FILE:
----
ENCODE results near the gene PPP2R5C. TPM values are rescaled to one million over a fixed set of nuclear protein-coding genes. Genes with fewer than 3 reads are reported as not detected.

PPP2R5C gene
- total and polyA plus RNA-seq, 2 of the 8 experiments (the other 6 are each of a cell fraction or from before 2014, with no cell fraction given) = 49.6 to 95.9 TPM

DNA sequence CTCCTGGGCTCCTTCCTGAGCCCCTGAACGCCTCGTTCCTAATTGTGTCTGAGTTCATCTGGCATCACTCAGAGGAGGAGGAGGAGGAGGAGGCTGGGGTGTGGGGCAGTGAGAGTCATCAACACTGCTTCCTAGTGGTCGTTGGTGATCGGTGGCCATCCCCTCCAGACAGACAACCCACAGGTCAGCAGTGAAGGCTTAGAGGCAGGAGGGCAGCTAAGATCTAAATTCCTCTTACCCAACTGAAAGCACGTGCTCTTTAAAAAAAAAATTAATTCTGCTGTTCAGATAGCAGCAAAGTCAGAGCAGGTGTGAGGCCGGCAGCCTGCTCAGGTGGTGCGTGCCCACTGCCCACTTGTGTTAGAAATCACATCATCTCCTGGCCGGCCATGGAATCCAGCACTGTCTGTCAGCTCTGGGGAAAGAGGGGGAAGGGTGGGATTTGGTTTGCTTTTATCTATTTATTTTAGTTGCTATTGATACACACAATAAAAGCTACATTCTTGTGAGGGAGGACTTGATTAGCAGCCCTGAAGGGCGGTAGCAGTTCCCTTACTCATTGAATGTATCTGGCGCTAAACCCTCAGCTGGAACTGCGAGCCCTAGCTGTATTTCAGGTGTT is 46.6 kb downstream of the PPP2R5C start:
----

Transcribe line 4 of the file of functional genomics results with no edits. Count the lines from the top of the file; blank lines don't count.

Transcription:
DNA sequence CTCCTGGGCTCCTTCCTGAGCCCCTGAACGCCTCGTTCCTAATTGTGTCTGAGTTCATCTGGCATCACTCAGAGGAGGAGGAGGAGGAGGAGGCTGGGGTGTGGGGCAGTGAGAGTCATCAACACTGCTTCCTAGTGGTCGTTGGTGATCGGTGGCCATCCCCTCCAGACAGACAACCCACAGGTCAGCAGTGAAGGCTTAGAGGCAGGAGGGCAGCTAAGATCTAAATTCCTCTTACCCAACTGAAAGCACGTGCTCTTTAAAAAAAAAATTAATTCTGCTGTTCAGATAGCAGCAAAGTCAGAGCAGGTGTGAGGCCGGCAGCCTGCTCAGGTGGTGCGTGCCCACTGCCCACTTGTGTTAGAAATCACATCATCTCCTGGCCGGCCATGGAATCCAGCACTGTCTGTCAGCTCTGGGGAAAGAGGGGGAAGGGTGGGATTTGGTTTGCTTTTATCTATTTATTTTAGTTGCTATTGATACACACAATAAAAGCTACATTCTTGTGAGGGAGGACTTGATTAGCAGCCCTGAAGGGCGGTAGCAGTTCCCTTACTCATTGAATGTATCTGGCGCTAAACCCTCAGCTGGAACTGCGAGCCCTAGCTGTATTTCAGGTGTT is 46.6 kb downstream of the PPP2R5C start: